How far would you travel for a coco puff?
I’m not talking about the popular breakfast cereal, but the universally adored chocolate-pudding-filled cream puff available only at Liliha Bakery in Honolulu. This sweet confection has been the bakery’s best seller since the early 90’s, something locals constantly crave and visitors make a point of eating whenever they’re in town. Google Yelp or Urban Spoon, and you’ll find rave after rave after rave about these coco puffs — for many, dessert nirvana, a type of pastry you’d sell your second child for.
Now, here’s where I hang my head in shame — though I grew up in Hawai’i, and have been back to visit many times, until last week I had never eaten a Liliha Bakery coco puff (gasp!). This is like admitting to never having eaten shave ice or saimin or spam musubi. Total sacrilege. Don’t ask me why. Major tsk, tsk.
So, I made it my sole mission to finally try them on our recent trip. All through the excruciatingly l – o – n – g plane ride from Virginia, the only thing that kept me going was the promise of creamy smooth chocolate filling encased in tender puff pastry, topped with buttery Chantilly frosting. Coco puffs, coco puffs, coco puffs . . .
The thing with Liliha Bakery is that no matter when you go, the place is buzzin’. People patiently stand in line to eat in the adjoining diner (I hear their pancakes are THE FLUFFIEST), and you must take a number for bakery service. Of course it’s worth the wait. I have never had anything from there that I didn’t like. Take this lemon coconut square, for example. Moist. Rich. Buttery. So, so good.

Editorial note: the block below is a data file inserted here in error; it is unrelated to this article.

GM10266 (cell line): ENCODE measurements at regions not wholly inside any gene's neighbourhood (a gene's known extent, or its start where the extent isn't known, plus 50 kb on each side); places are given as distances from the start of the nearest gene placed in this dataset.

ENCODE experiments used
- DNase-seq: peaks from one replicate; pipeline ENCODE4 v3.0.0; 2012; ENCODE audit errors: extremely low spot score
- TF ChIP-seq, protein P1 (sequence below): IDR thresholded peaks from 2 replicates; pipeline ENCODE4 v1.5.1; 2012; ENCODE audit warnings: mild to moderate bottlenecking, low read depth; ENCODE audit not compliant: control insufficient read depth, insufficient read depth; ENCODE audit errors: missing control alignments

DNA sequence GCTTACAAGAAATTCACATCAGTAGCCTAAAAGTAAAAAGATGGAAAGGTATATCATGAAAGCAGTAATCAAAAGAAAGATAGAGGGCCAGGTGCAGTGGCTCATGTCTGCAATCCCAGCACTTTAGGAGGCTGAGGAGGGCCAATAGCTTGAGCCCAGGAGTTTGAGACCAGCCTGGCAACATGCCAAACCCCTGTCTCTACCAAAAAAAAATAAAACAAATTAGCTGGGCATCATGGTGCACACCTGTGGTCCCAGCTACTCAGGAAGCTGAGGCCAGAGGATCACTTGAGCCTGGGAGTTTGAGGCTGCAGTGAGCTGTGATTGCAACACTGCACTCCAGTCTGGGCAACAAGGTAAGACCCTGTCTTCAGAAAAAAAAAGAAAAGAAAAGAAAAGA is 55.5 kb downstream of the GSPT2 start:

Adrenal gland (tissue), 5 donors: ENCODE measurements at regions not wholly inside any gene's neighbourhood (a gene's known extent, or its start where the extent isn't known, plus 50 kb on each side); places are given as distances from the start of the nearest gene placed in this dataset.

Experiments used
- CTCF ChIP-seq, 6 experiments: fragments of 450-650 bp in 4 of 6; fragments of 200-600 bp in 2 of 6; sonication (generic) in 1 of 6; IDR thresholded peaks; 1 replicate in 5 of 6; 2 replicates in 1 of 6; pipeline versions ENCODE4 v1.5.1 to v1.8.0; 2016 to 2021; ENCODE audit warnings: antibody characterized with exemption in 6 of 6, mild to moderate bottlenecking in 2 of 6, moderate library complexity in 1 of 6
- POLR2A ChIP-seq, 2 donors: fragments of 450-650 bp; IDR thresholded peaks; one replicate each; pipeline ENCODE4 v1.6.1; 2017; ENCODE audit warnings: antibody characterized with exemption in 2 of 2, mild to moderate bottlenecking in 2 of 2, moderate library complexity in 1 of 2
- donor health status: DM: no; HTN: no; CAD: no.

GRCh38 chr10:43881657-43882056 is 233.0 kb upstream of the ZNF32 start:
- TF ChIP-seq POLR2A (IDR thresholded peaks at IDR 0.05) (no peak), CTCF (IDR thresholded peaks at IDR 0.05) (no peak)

Or these divine blueberry scones — HELLO!
Everything is baked on the premises and doesn’t stay on the shelves for more than a few hours. I love the constant turnover of fresh pastries tempting the customer, and the place is open 24 hours every day except Monday. Rumor has it they sell between 5-7000 coco puffs every day. The bakery calls it, “The Magic Puff,” because it has the power to settle disputes, “impress your significant other’s family,” and is the perfect celebratory treat anywhere, anytime.
Such a build-up! Such anticipation! Just how good could this perfect little puff be?
I cut it in half to appreciate its layers and textures. Lovely.
I licked a bit of the Chantilly topping, which is like German Chocolate Cake frosting without the coconut and nuts. Mmmmm.
I dipped my finger into the chocolate filling. Fond memories of childhood pudding.
Then I bit into the whole thing, pudding oozing out the side of my mouth. Slowly chew. Contemplate. Hmmm.
Better take another bite just to make sure.
After traveling 5,000+ miles, feeling lame for missing them all this time, and waiting in line for I don’t know how long, my verdict was . . . Meh.
I was not loco over the coco. What was wrong with me? What was I missing? Truly, it was a good little cream puff. I wouldn’t refuse another if it were offered to me. And I would enjoy and savor it. But to me it didn’t live up to the hype. My Dad loved it. He ate one with much relish after polishing off a big piece of lemon meringue pie. He made room for it. But my mom and even Len agreed it was just okay. Phew! I thought it was just me.
This must be a sign that I need to go back, maybe try the green tea cream puff or even the regular one. For you, I would once again make the big sacrifice of consuming another apricot danish, more chocolate chip cookies, an ensemada, or some Chantilly Cake. Biting into any one of these treats is experiencing a small slice of Hawai’i’s cultural history. You just keep wanting more.
Aloha, sweet coco puff. For now, let’s agree to see other people. ☺
Copyright © 2011 Jama Rattigan of Jama’s Alphabet Soup. All rights reserved.